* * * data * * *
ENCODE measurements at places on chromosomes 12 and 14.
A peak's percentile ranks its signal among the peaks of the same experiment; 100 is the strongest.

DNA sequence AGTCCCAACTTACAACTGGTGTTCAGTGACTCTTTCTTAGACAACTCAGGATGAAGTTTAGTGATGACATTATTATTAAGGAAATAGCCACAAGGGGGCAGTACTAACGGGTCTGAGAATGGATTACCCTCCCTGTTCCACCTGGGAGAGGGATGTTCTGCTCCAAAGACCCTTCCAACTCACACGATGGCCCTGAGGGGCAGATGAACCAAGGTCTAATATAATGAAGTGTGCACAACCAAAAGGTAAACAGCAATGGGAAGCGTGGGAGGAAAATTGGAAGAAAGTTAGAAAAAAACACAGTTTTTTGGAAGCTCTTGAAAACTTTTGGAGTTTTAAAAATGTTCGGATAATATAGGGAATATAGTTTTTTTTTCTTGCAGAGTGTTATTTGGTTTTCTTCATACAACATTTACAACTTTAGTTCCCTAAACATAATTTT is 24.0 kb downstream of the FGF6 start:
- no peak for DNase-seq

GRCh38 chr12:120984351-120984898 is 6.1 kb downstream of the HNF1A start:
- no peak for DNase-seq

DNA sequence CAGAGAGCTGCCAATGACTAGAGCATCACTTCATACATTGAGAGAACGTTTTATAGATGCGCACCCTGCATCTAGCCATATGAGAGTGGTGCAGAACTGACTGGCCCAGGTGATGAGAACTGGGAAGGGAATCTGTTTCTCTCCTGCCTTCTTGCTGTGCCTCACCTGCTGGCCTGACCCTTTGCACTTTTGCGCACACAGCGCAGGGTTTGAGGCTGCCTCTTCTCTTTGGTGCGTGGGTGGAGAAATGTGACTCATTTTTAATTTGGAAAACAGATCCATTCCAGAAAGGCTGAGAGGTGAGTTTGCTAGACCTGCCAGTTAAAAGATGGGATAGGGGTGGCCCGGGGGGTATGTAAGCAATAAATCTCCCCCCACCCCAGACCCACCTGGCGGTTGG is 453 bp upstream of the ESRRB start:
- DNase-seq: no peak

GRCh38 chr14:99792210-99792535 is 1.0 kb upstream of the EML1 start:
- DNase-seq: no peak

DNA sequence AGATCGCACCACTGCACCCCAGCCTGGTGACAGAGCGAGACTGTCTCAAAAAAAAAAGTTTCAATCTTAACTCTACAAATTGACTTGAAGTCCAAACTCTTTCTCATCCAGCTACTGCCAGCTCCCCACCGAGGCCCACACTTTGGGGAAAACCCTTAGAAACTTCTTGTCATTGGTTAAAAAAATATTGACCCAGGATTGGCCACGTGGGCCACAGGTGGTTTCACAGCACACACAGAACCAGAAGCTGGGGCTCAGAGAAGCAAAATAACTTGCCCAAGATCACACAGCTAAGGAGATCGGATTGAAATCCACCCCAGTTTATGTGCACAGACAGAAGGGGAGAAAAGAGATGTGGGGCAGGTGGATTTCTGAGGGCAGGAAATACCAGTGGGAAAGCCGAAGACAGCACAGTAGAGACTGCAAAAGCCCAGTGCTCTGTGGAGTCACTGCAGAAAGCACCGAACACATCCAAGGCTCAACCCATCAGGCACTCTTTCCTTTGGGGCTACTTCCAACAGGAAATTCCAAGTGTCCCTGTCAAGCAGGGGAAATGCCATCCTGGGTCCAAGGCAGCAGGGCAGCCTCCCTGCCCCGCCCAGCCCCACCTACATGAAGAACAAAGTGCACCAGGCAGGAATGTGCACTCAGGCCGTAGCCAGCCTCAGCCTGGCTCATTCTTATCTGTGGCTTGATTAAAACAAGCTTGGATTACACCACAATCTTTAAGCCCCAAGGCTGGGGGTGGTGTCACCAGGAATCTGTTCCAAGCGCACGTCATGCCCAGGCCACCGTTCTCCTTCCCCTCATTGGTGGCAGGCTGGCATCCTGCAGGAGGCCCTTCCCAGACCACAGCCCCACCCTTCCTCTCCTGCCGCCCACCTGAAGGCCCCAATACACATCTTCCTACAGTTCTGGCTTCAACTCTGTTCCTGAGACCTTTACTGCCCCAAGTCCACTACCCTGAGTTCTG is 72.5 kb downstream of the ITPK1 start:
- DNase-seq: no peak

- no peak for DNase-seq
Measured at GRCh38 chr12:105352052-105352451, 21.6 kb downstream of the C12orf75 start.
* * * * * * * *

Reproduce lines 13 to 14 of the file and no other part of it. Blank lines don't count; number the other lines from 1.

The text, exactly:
- no peak for DNase-seq
Measured at GRCh38 chr12:105352052-105352451, 21.6 kb downstream of the C12orf75 start.